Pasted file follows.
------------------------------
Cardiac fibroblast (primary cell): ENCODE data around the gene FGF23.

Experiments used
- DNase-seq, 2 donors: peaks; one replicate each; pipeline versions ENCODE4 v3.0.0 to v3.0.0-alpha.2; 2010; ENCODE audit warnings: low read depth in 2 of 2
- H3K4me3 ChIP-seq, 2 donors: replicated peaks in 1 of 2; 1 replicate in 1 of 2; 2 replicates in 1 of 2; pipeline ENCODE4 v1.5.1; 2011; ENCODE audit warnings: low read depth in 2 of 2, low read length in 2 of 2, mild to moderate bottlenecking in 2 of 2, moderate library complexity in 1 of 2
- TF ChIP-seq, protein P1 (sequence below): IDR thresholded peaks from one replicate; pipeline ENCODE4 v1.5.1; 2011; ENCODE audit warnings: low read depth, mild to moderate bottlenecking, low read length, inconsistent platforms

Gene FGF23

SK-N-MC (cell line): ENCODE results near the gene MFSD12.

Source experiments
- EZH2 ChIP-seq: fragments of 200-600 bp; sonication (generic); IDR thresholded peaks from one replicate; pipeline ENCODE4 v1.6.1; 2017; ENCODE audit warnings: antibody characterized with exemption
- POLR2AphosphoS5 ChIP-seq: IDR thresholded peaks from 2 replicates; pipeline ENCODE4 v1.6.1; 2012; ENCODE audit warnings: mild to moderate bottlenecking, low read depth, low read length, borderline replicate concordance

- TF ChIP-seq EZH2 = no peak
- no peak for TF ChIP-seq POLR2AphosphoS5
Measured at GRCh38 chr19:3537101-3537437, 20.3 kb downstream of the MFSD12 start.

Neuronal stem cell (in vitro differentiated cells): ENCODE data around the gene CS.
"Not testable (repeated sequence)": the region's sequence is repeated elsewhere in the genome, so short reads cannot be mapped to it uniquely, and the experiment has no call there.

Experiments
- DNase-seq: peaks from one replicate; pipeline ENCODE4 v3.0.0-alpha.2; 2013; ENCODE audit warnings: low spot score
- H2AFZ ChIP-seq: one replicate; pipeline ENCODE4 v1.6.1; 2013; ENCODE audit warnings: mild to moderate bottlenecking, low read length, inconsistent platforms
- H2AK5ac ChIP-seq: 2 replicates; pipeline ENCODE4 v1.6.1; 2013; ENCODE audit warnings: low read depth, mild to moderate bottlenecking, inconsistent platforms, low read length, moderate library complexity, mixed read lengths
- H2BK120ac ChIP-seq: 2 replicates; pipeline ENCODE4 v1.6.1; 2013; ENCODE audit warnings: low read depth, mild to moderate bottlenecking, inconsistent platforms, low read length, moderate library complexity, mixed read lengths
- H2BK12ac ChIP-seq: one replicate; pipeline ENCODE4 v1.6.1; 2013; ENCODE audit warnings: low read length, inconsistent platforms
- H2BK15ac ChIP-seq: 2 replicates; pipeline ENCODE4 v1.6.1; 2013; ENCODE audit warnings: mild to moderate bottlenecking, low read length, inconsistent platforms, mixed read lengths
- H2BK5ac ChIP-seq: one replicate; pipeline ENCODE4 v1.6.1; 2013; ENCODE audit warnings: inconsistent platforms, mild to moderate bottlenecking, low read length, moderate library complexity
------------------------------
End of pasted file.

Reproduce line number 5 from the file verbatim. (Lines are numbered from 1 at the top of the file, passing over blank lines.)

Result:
- TF ChIP-seq, protein P1 (sequence below): IDR thresholded peaks from one replicate; pipeline ENCODE4 v1.5.1; 2011; ENCODE audit warnings: low read depth, mild to moderate bottlenecking, low read length, inconsistent platforms